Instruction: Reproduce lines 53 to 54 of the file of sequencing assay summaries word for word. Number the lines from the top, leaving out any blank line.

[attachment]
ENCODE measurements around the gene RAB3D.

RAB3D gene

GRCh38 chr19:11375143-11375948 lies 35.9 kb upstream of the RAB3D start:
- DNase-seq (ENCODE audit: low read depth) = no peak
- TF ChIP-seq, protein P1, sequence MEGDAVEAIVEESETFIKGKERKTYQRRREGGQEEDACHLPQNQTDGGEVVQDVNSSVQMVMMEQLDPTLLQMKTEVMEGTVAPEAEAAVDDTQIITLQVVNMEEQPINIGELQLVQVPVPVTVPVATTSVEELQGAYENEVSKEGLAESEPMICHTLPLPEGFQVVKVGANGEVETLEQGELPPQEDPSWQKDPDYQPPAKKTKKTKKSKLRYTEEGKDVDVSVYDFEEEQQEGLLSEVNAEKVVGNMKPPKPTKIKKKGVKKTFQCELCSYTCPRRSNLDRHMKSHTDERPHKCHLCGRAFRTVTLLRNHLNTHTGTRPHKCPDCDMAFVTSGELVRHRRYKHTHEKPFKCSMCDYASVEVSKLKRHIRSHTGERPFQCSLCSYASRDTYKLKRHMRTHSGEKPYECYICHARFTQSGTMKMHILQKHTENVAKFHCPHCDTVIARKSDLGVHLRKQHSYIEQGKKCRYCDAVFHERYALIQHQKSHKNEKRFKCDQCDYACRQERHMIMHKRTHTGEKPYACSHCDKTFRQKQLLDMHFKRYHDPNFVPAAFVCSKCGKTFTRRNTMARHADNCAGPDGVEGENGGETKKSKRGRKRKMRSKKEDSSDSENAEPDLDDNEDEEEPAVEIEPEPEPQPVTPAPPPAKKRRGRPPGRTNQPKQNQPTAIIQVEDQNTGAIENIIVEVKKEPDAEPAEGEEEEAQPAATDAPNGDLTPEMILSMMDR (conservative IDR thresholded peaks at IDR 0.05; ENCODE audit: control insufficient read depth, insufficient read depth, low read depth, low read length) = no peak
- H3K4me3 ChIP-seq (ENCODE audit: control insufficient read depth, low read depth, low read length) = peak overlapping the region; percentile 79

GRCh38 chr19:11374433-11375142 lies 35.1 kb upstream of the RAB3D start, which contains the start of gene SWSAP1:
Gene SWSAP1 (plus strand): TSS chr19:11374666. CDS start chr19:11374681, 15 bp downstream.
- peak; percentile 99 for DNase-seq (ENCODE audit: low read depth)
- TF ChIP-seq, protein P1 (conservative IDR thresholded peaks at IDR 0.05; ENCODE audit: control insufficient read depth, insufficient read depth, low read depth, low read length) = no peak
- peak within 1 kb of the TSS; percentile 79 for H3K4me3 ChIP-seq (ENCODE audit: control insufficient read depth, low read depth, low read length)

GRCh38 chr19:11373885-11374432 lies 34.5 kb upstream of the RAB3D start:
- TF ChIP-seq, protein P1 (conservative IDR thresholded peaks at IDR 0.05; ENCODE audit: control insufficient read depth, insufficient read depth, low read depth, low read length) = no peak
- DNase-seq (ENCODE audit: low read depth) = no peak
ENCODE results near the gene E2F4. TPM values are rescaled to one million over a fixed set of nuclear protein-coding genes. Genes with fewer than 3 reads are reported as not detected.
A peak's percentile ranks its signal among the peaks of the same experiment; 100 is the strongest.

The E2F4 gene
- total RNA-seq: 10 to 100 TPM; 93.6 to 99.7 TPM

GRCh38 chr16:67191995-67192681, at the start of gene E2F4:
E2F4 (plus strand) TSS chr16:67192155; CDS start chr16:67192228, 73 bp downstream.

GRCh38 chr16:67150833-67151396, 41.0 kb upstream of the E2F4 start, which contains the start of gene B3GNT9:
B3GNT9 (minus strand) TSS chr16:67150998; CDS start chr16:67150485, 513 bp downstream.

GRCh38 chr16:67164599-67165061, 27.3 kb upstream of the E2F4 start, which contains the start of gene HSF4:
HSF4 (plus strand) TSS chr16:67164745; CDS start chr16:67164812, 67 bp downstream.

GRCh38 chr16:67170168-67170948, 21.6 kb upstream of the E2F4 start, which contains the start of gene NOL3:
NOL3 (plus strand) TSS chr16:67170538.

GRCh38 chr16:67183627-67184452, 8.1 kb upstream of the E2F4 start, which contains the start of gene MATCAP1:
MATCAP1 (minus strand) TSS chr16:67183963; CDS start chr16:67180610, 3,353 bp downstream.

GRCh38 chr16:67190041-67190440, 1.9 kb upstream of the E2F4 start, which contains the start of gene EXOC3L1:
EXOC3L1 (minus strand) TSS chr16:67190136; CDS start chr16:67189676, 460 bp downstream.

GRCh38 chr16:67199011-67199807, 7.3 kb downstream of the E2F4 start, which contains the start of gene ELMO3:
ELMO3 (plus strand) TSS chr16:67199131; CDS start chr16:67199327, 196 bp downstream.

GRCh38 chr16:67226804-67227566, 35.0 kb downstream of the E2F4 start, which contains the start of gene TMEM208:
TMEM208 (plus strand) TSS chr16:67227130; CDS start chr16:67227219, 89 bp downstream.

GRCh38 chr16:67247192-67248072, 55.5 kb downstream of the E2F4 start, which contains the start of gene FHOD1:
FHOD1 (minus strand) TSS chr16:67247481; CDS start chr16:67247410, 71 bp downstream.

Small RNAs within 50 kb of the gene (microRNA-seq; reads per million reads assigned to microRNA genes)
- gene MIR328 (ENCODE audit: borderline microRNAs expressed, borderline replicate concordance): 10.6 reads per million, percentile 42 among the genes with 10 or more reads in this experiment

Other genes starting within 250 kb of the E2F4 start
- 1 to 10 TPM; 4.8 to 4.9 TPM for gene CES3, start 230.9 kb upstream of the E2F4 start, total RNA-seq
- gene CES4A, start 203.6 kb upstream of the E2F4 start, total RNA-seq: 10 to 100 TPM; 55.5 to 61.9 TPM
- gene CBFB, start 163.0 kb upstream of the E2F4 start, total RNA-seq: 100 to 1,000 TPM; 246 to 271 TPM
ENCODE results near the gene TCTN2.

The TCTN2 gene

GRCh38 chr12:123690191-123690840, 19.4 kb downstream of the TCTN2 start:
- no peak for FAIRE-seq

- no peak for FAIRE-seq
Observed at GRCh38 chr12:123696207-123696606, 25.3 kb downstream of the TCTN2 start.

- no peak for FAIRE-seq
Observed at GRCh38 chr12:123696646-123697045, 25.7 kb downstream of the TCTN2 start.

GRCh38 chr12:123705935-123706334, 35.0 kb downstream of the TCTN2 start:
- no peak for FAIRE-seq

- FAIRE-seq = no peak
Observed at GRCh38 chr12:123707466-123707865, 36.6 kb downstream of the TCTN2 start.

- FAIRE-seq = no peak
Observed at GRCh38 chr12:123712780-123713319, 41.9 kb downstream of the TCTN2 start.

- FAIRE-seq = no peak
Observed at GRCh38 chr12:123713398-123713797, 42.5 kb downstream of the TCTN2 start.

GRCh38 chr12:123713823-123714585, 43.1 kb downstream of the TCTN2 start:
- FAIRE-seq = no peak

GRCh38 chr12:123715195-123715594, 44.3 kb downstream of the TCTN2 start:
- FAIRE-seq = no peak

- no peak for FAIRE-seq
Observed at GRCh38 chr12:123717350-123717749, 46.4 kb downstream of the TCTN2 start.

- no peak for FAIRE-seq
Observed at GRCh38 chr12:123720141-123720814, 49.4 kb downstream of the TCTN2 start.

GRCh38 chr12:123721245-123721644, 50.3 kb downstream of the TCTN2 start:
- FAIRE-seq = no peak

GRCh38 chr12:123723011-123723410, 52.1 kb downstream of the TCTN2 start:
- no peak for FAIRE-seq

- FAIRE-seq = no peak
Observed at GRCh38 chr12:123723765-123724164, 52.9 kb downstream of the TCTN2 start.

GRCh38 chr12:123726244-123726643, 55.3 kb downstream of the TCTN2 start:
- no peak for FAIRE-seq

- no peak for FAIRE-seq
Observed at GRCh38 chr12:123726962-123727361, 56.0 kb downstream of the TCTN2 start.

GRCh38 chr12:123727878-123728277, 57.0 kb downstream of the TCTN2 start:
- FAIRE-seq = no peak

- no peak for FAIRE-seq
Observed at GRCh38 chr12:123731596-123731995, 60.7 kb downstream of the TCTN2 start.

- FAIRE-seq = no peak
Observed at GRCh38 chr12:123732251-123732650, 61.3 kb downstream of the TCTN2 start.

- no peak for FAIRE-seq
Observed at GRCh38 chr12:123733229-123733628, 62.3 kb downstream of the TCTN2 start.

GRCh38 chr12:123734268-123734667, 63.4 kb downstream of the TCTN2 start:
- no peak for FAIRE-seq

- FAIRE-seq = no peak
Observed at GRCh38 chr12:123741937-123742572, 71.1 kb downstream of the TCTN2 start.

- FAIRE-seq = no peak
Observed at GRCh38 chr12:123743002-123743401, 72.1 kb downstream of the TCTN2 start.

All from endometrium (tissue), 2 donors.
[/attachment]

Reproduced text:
- FAIRE-seq = no peak
Observed at GRCh38 chr12:123707466-123707865, 36.6 kb downstream of the TCTN2 start.